Leigh Syndrome is a severe neurological disorder appearing in the first years of life. This disease affects 1 in 40,000 newborns and is characterized by a progressive loss of mental and movement abilities. Leigh Syndrome is caused by patches of damaged tissues (lesions) that develop in the brains of those affected. These lesions affect the myelin that coats nerves, which in turn reduces the ability of these nerves to activate muscles used for movement.
Leigh Syndrome Poster
- Genetically, Leigh Syndrome can be caused by one of 75+ genes. Nearly 20% of these genes are located in mitochondrial DNA that is associated with energy production. The disruption of Complex I of the Electron Transport Chain is the most common cause of Leigh Syndrome. Leigh Syndrome can be diagnosed by genetic testing, or by MRI detection of lesions in the brain.
Recent research on Leigh Syndrome
Anesthetic Management in Pediatric Patient for Percutaneous Endoscopic Gastrostomy with Mitochondrial Myopathy: Leigh Syndrome
- (March 2018) This article describes the anesthetic management of a young boy with Leigh Syndrome. Because aspiration and breathing is generally more difficult in Leigh Syndrome patients, the authors of this article present a solution to managing the anesthetics during surgery.
Preventing Mitochondrial Disease: A Path Forward
- (March 2018) This article describes a new method—the first of its kind—of preventing the heritable transmission of Leigh Syndrome, performed by a U.S.-led team in Mexico. While it describes the science behind preventing this transmission by replacing the mutation-bearing mitochondria with donated mutation-free counterparts, it also delves into the morals of preventing gravely ill children’s afflictions if possible.
Perioperative Risk Assessment for Successful Kidney Transplant in Leigh Syndrome: as care report
- (February 2018) The above article describes a young man with end stage renal disease, and upon further investigation it was revealed he had a mutation (m.13513G >) that is consistent with Leigh Syndrome. His mitochondrial disease was stabilized, and he underwent kidney replacement after extensive perioperative risk assessment. Because of the perioperative assessment, it was successful and has excellent graft function three and half years post-transplant. This was the first known successful deceased donor kidney transplant to a patient with known LS.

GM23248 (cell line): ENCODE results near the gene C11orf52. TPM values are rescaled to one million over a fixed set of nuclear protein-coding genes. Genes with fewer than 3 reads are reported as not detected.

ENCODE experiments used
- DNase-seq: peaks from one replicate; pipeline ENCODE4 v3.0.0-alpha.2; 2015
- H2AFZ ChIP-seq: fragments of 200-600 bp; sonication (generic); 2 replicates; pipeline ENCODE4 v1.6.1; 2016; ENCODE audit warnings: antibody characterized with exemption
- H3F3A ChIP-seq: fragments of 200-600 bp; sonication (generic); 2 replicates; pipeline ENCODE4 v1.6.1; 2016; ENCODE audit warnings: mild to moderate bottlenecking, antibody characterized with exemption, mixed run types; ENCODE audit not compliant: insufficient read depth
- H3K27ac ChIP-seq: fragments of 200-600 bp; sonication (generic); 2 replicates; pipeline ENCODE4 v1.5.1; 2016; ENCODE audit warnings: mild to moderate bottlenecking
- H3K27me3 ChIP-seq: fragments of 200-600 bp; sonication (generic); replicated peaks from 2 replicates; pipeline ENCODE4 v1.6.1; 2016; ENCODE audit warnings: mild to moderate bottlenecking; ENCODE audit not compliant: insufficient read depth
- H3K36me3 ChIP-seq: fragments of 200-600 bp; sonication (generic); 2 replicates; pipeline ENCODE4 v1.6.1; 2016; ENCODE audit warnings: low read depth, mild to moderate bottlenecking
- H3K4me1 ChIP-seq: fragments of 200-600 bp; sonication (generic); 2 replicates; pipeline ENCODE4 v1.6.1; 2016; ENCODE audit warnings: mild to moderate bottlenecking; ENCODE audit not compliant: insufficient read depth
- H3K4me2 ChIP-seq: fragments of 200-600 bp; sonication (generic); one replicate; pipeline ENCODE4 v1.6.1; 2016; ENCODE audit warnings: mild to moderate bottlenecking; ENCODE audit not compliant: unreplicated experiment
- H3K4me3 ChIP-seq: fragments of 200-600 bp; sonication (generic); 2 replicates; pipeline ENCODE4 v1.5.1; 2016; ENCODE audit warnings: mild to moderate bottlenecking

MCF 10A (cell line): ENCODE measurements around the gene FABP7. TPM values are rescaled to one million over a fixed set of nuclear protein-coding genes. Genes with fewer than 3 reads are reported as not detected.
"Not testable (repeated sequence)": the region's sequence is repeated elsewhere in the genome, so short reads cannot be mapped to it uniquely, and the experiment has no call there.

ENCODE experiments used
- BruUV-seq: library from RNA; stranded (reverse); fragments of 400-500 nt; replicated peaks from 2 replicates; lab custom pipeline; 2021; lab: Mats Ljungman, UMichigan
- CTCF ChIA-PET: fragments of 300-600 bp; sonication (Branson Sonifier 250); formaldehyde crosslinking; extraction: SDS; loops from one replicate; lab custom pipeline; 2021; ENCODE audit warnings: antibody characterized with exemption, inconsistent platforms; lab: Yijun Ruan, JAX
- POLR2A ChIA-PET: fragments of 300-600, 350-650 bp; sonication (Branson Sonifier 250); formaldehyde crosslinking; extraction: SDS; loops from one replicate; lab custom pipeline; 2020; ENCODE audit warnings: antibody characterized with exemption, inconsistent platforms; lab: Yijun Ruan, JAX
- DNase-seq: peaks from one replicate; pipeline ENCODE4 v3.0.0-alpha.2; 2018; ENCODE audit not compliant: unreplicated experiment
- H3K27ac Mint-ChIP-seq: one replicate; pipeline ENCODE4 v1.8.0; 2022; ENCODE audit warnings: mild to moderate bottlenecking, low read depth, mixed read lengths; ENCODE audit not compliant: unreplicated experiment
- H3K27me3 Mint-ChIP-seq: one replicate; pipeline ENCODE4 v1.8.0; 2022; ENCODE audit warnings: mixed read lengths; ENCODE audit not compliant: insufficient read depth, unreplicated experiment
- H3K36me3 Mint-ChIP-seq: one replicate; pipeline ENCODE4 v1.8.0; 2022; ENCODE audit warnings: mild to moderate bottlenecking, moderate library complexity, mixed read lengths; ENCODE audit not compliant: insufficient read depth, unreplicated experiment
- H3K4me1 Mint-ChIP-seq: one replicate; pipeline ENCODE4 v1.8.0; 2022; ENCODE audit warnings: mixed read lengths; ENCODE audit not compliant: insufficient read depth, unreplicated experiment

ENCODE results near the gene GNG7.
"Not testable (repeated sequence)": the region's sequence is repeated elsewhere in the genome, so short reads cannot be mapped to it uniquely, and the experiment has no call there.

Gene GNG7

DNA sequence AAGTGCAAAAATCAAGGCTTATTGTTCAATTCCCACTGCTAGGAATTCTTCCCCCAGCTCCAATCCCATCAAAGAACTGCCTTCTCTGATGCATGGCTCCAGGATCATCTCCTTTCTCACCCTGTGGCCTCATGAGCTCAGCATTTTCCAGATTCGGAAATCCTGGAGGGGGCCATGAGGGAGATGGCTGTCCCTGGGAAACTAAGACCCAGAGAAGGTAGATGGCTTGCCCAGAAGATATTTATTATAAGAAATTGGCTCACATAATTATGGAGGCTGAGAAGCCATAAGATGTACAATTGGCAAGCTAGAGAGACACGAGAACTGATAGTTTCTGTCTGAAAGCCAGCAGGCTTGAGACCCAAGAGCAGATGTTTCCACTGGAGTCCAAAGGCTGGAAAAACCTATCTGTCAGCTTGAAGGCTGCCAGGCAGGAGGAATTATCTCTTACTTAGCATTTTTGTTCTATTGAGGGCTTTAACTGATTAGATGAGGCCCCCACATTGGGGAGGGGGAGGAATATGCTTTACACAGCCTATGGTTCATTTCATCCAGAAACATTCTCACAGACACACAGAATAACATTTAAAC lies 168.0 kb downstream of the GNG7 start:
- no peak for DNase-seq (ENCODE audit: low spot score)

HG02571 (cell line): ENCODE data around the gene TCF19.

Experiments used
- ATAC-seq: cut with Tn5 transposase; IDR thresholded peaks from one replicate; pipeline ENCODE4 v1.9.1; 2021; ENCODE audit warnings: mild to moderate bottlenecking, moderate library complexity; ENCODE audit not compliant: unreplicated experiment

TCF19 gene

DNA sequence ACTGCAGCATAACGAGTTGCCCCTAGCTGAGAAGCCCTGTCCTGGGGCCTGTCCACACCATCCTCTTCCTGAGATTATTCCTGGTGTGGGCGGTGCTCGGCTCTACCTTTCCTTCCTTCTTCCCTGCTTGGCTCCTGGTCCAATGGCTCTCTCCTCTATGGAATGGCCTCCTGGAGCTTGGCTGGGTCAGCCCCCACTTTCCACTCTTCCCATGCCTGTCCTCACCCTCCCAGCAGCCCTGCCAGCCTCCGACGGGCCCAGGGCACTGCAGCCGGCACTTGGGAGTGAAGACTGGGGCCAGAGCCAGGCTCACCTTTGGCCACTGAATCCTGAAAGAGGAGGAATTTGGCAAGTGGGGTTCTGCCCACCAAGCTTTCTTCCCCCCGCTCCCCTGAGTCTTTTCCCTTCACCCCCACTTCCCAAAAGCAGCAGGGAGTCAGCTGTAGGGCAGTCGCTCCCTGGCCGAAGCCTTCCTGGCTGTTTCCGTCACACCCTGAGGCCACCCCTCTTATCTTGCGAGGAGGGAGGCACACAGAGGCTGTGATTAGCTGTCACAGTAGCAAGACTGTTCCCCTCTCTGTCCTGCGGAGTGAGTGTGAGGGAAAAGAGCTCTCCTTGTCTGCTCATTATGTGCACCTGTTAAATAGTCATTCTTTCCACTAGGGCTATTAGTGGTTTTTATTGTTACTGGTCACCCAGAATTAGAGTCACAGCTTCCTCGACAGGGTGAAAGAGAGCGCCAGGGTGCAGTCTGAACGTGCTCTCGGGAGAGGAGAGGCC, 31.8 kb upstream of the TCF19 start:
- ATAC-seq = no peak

Phenotype-Genotype Correlations in Leigh Syndrome: New Insights from a Multicentre Study of 96 Patients
- (January 2018) This article is one of the first to explore the phenotype-genotype correlations in Leigh Syndrome. Researchers found that patients with mutations in MT-ND and NDUF genes with Complex I deficiencies shared common phenotypic features. Researchers also found that patients with the m.8993T>G mutation in MT-ATP6 gene had more severe clinical manifestations and poorer disease outcomes than patients with the m.8993T>C mutation. This paper gives light to the relationship between phenotype and genotype within Leigh Syndrome.
Mitochondrial DNA-Associated Leigh Syndrome and NARP
- (September 2017) This article—first published in 2003, and recently updated in September of 2017—describes various aspects of Leigh Syndrome and neurogenic muscle weakness, ataxia and retinitis pigmentosa (NARP), including clinical characteristics, diagnosis, management and genetic counseling. This article gives good background as to what each of the disorders entail.
Management of Leigh Syndrome: Current Status and New Insights
- (September 2017) This article gives recent status and new insights to the management of Leigh Syndrome, as of September 2017. This paper acknowledges many novel therapies being tested in pre-clinical studies, as well as the current treatment/management options and future therapeutic strategies for Leigh Syndrome.
Direct Effects of Mitochondrial Dysfunction on Poor Bone Health in Leigh Syndrome
- (November 2017) This article describes a study that isolated stem cells from human deciduous teeth (SHED) and assessed the effects of decreased mitochondrial function on poor bone health. Comparing Leigh Syndrome SHED to control SHED, intracellular and mitochondrial calcium were much lower, indicating that decreased osteoclast and osteoblast function contributes to poor bone health in mitochondrial disease patients—like Leigh Syndrome.
For a complete list of articles about Leigh Syndrome, visit PubMed